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Jazz & Blues General Music Presentation
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Jazz & Blues General Music Presentation


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Presentation given in a general music methods course at the University of Miami on April 27, 2010. Topic is teaching jazz and blues in secondary general music courses.

Presentation given in a general music methods course at the University of Miami on April 27, 2010. Topic is teaching jazz and blues in secondary general music courses.

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  • Picasso: 3 Musicians
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  • Transcript

    • 1. Teaching Music in the Historical Setting
      Blues and Jazz
    • 2. What IS Jazz?
      “Man, if you have to ask what it is, you’ll never know.”
      –Louis Armstrong
    • 3. Improvisation was the main source of melody
      Blues Scale was widely used
      “Blue Note” – Lowered 5th Scale Degree
      Musical Characteristics-Melody
      “Blue” Note
    • 4. Swing Style-Asymmetrical 8th Notes
      Accent on upbeats
      Other Styles:
      Latin (Salsa, Bossa Nova, Afro-Cuban)
      Musical Characteristics-Rhythm/Style
    • 5. Blues Form
      12-Bar form separated into three sections
      I III | IV IV I I | V7V7 I I
      IV in measure 9
      ii-V7in last measure (“turnaround”)
      Turn mm. 9-12 into one big turnaround:
      Musical Characterstics-Form
    • 6. Extreme dynamics on both ends
      Miles Davis
      Dizzy Gillespie
      Pushing the envelope of extremes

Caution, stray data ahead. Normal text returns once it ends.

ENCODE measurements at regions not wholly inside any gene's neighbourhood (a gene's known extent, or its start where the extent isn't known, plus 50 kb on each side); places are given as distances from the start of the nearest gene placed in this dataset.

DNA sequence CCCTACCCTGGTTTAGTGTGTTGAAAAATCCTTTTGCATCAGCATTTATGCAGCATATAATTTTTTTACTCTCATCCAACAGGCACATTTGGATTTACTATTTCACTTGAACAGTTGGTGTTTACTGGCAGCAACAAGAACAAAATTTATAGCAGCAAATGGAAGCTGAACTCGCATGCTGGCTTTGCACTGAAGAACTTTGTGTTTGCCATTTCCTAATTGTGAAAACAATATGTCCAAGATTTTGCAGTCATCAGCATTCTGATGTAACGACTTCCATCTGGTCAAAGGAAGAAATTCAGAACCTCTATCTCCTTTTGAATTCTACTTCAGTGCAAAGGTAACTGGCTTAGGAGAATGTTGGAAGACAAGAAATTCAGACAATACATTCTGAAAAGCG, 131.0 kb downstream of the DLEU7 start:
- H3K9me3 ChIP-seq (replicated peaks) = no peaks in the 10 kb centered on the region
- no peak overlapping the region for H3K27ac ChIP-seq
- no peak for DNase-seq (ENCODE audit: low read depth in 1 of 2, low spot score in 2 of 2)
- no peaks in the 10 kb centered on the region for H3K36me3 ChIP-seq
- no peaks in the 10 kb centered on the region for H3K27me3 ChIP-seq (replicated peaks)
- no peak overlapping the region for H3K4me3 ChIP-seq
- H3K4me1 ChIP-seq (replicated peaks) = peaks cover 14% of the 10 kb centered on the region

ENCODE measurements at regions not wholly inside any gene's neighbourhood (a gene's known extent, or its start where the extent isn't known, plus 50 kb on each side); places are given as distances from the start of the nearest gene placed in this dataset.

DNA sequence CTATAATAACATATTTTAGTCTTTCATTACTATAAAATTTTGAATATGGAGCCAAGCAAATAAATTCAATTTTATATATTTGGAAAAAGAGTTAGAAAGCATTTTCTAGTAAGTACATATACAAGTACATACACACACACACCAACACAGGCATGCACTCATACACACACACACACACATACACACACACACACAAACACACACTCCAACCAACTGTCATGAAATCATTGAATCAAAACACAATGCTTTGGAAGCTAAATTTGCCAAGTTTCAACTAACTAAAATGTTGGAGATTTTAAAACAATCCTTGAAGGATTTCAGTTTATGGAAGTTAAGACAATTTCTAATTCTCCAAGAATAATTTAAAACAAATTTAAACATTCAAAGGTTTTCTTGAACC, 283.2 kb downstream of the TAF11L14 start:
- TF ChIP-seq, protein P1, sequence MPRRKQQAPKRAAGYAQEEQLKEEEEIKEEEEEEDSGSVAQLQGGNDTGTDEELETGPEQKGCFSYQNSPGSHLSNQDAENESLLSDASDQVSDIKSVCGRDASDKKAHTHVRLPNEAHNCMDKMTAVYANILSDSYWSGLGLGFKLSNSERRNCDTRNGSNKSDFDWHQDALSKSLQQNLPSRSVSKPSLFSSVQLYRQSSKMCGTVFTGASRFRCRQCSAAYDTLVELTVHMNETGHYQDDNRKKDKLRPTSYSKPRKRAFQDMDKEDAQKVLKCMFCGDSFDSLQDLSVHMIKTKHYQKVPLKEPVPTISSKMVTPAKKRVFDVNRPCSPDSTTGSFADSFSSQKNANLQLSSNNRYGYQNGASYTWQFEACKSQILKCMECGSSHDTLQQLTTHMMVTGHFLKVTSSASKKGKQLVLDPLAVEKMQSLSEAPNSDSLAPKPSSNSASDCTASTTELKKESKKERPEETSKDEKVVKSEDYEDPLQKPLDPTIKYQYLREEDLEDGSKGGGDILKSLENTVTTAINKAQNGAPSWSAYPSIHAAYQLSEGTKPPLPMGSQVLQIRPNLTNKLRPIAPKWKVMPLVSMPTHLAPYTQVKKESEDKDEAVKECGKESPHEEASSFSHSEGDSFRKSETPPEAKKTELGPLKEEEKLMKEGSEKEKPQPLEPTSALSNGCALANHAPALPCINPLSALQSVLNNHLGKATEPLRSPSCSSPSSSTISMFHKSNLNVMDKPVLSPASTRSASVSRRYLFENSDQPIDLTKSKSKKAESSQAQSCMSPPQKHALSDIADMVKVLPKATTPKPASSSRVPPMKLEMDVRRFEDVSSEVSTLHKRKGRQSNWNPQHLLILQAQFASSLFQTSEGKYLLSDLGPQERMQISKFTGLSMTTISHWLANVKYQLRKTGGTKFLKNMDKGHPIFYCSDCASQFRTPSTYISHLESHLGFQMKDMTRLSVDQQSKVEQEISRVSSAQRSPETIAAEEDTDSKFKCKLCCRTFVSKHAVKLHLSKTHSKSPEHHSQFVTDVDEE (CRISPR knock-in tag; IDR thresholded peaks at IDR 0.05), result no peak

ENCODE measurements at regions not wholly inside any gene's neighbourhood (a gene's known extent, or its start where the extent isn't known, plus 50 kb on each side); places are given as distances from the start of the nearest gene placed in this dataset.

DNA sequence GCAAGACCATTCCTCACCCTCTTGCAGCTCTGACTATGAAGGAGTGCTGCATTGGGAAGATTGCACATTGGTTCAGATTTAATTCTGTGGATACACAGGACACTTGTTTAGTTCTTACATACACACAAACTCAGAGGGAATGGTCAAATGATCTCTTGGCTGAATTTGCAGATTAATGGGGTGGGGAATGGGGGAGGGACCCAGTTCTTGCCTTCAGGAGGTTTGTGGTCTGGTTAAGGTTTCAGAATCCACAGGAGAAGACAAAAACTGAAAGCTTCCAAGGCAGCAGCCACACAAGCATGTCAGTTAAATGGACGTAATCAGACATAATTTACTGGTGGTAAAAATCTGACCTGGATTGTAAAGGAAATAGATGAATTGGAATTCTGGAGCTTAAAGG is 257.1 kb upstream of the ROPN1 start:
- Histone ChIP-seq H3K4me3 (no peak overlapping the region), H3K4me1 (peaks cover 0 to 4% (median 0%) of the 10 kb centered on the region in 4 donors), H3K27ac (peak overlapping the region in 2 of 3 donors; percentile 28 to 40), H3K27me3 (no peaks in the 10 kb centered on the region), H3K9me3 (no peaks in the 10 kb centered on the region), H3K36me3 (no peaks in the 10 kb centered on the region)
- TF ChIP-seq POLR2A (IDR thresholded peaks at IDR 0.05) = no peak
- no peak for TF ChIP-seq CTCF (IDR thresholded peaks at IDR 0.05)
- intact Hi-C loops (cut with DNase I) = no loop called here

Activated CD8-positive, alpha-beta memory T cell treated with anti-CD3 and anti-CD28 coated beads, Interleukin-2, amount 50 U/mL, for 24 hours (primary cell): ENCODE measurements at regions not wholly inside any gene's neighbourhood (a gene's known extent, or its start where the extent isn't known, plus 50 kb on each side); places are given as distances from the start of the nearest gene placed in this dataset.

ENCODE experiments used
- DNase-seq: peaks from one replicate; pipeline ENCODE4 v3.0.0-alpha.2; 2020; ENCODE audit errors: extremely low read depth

Experimenting with new sounds
      Emotional vocal timbres
      Musical Characteristics-Dynamics/Timbre
    • 7. Extreme tempi on both ends
      “Jumpin’ at the Woodside” – Count Basie
      “Naima” – John Coltrane
      Pushing the envelope-“As Fast as Possible”
      Musical Characteristics-Tempo
    • 8. Small Ensembles (Combos)
      Horn Players (Trumpet, Sax, Trombone, etc.)
      Rhythm Section (Piano, Bass, Guitar, Drums)
      Sometimes included vocalist
      Sizes Varied (duet/trios up to eight or more)
      Large Ensembles (Big Band)
      Horns (5 Saxophones, 4 Trombones, 4 Trumpets)
      Rhythm Section (Piano, Bass, Guitar, Drums)
      Sometimes included vocalist or “featured” instrumentalist
      Musical Characteristics-Texture/Instrumentation
    • 9. How Did We Get Here?
      Historical/Socio-Cultural Contexts
    • 10. Map -
      New Orleans
      New York
      Los Angeles
      Beginnings of Jazz
    • 11. The Blues
      Call-and-Response “work songs” on plantations
      “Lament” style lyrics
      Primarily string instruments (drums not allowed)
      New Orleans
      The “birthplace” of the blues
      Louis Armstrong becomes popular
      Socio-Cultural Contexts
    • 12. Inter-Related Arts: Painting
    • 13. Inter-Related Arts: Sculpture
    • 14. Inter-Related Arts: Architecture
    • 15. Additional Information
      Performance Practice
      Vocal/Instrumental Trends
    • 16. Swing Performance Practice
      Heavy accent on beats two and four (backbeat)
      Accented upbeats
      Exploring new instrumental techniques
      Trumpet-Growls, Shakes, ½ Valve
      Saxophone-Altissimo Register
      Trombone-Growls, Shakes, Glissandi
      Came from a need to express emotion in a different way
      Performance Practice
    • 17. Vocal/Instrumental Trends
      Remember: Jazz roots were vocal!
      Instrumental jazz became predominant
      Louis Armstrong brings improv to voice
      Billie Holliday continues the tradition
    • 18. Duke Ellington (1899-1974)
      Prolific bandleader/composer of jazz music
      “Take the ‘A’ Train”
      “Do Nothing ‘Till You Hear From Me”
      “It Don’t Mean a Thing…”
      Count Basie (1904-1984)
      Bandleader and composer
      Laid-back style
      Thad Jones (1923-1986)
      Continued jazz composition into middle of century
      Wrote for his band, along with Mel Lewis
    • 19. Supportive Materials
      Listening/Composition Lessons
    • 20. Compare/Contrast Jazz Styles
      Solo Piano-
      Discuss diversity of Jazz
      Listening Lesson #1
    • 21. Links:
      Student Handout/File:
      Lesson Plan:
      Composition Assignment
    • 22. Rhythmic Differences-Dave Brubeck
      “The Duke”
      “Take Five”
      “Blue Rondo a la Turk”
      Discussion on use of rhythm in dances
      Is “Blue Rondo” easy or difficult to dance to?
      Listening Lesson #2
    • 23. “Goodbye! (Yesterday)”
      Buddy Rich Big Band